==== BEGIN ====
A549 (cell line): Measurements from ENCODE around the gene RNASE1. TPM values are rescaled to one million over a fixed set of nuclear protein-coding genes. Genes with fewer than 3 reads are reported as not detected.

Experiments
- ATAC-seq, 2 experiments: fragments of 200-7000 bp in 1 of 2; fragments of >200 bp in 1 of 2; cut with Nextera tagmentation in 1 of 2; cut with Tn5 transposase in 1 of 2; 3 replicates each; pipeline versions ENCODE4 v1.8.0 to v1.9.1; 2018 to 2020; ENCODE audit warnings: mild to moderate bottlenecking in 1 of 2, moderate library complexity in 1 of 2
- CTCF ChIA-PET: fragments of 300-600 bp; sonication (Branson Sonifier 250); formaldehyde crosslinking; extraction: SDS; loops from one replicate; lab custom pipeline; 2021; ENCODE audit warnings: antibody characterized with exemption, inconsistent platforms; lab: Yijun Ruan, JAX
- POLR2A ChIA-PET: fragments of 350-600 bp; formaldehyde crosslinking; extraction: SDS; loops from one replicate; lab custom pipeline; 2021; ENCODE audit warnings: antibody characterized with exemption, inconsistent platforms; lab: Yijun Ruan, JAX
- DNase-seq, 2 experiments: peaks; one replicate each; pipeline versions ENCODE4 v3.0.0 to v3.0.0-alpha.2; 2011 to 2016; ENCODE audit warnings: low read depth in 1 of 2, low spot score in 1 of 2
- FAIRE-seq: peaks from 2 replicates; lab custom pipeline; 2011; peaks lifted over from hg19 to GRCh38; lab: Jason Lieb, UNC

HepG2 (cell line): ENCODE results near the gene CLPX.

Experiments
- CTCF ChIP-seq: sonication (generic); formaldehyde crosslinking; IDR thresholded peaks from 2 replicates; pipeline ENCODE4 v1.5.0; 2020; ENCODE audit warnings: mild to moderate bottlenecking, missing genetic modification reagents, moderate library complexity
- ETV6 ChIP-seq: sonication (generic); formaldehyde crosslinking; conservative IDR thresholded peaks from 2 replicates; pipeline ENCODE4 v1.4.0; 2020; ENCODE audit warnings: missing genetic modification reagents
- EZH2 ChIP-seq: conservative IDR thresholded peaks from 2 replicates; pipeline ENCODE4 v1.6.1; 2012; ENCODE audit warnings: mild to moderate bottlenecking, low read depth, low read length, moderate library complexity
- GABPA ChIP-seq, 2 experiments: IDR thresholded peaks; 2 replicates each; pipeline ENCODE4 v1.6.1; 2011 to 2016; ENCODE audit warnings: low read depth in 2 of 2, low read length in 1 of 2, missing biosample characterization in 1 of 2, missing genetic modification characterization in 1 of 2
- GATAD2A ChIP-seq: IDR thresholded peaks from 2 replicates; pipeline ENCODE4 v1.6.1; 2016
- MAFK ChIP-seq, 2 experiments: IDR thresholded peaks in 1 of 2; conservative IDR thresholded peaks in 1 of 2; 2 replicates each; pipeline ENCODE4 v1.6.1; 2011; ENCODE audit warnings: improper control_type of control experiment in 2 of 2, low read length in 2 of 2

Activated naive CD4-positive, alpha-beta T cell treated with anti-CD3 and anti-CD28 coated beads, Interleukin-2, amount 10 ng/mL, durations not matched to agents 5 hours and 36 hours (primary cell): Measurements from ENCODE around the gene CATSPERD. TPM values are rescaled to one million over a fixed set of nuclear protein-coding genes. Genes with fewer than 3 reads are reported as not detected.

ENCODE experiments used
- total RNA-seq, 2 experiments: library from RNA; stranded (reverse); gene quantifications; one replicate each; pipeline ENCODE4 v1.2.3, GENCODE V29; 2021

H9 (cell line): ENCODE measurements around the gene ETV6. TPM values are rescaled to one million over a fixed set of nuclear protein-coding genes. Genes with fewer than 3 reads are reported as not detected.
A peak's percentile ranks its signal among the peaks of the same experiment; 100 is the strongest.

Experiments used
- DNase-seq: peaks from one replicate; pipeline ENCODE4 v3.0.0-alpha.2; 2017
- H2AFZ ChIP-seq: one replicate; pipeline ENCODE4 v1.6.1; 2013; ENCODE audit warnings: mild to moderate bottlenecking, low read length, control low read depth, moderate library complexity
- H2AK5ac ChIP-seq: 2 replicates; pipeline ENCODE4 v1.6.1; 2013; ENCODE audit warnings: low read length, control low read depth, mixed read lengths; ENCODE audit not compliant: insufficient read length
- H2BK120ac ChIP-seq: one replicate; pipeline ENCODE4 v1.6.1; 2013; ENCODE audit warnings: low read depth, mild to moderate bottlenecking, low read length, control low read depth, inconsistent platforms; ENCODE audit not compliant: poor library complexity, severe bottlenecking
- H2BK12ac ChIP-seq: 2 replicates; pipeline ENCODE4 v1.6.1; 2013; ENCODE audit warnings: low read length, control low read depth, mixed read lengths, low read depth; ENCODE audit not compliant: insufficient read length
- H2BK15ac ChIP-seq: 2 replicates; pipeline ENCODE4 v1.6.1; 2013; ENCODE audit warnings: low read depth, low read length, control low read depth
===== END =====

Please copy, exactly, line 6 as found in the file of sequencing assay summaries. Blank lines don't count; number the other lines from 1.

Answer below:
- DNase-seq, 2 experiments: peaks; one replicate each; pipeline versions ENCODE4 v3.0.0 to v3.0.0-alpha.2; 2011 to 2016; ENCODE audit warnings: low read depth in 1 of 2, low spot score in 1 of 2